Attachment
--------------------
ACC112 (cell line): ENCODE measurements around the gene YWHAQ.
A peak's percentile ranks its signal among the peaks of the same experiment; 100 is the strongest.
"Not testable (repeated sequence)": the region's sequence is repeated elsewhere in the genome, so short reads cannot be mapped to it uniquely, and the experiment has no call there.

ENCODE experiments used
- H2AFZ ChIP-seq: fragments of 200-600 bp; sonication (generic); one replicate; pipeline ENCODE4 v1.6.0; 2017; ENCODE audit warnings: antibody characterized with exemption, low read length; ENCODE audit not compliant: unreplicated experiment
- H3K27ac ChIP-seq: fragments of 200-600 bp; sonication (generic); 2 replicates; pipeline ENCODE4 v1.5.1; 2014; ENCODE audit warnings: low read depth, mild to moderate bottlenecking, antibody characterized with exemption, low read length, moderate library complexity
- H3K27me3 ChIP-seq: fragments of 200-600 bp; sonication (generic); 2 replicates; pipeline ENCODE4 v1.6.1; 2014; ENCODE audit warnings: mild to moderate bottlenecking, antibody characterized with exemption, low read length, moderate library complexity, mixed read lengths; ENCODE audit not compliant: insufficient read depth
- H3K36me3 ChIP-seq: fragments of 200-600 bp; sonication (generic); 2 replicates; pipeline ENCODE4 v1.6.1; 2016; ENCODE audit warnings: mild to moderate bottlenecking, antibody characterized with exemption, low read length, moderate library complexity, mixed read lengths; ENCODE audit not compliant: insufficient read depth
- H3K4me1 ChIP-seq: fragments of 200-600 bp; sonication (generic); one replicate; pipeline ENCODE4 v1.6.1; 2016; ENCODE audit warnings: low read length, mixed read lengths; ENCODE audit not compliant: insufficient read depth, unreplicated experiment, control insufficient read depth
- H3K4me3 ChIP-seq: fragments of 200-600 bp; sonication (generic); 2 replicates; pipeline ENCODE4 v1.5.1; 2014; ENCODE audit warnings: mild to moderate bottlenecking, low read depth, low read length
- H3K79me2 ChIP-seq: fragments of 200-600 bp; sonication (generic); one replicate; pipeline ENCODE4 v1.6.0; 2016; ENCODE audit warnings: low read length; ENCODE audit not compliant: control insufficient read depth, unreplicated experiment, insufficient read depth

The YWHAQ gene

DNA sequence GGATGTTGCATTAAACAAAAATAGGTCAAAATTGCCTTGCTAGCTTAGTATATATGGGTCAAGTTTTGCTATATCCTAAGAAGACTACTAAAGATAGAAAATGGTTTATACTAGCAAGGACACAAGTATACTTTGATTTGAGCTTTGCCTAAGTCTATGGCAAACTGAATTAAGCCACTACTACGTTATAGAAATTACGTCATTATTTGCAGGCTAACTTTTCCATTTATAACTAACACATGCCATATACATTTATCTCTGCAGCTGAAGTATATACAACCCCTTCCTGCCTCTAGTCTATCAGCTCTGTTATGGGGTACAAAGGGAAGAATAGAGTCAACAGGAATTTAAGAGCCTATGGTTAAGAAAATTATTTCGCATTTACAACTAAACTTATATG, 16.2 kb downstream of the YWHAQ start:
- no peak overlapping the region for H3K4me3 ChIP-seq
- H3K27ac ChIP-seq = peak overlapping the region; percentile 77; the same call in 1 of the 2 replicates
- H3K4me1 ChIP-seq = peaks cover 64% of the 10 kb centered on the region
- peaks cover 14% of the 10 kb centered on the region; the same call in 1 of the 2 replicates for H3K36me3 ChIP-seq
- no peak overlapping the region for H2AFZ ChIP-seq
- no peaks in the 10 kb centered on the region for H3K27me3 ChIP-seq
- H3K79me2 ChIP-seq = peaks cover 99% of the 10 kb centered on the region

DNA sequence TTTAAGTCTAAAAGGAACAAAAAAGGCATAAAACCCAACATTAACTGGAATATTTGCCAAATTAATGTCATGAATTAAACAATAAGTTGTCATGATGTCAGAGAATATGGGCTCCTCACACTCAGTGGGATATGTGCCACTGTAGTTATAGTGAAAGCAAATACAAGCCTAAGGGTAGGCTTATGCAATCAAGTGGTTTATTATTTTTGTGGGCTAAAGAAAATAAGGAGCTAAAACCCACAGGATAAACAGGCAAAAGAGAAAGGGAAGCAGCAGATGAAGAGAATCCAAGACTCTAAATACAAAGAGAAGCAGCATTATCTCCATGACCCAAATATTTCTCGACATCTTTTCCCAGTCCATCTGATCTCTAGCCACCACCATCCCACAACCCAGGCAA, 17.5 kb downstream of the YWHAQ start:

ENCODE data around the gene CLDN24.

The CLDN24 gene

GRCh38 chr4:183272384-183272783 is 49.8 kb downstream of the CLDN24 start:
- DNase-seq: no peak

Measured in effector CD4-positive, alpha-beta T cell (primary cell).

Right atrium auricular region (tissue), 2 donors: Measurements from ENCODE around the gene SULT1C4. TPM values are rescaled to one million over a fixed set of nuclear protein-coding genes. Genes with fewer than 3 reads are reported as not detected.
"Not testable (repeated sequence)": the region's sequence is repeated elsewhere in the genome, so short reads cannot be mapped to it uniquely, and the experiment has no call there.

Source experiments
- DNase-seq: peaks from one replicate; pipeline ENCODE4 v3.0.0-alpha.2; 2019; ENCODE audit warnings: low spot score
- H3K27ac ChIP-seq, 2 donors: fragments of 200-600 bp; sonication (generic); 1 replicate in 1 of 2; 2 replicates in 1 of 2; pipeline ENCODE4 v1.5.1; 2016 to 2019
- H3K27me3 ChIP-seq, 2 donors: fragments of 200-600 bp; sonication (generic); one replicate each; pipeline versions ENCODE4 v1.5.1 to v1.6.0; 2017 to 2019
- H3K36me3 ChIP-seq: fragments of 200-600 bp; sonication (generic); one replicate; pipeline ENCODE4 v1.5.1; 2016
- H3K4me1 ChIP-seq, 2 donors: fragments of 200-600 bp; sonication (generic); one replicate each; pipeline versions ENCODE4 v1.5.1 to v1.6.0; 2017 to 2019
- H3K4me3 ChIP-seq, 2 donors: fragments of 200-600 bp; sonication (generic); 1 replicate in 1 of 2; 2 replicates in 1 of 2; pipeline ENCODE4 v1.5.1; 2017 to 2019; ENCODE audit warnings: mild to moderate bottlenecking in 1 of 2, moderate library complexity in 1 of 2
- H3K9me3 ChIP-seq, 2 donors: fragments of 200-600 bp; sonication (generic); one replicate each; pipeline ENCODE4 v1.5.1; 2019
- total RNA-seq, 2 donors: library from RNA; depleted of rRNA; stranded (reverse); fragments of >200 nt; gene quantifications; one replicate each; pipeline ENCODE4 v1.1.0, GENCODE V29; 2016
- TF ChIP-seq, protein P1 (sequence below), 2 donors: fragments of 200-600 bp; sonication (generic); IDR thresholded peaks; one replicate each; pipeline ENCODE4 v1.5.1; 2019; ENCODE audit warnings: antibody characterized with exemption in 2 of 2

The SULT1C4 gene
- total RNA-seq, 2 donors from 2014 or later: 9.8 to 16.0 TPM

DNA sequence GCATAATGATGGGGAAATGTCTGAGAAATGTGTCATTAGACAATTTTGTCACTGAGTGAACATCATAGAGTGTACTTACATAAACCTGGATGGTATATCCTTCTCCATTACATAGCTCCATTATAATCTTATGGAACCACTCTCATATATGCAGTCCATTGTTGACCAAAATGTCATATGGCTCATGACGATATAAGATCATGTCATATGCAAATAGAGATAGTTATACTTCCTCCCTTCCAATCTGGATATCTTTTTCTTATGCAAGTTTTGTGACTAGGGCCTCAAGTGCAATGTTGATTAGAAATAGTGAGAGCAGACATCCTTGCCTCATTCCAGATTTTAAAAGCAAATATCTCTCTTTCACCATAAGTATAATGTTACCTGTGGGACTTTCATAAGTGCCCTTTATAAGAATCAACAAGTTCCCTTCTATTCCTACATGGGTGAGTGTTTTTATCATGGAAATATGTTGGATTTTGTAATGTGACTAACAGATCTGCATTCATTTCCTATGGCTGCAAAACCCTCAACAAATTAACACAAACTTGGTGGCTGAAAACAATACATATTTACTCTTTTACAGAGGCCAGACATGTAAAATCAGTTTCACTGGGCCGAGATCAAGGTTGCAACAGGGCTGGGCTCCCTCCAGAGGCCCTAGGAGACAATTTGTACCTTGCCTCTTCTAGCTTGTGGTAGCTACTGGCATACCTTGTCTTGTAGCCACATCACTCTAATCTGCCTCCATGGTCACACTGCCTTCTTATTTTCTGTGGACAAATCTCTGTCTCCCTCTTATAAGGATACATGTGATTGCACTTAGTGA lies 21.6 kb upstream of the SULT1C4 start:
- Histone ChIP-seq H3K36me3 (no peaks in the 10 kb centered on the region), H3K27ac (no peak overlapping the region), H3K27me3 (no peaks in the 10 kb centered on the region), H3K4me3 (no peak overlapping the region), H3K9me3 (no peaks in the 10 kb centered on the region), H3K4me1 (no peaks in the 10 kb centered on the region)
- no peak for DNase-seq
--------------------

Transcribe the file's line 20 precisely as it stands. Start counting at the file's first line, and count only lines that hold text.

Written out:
- H3K79me2 ChIP-seq = peaks cover 99% of the 10 kb centered on the region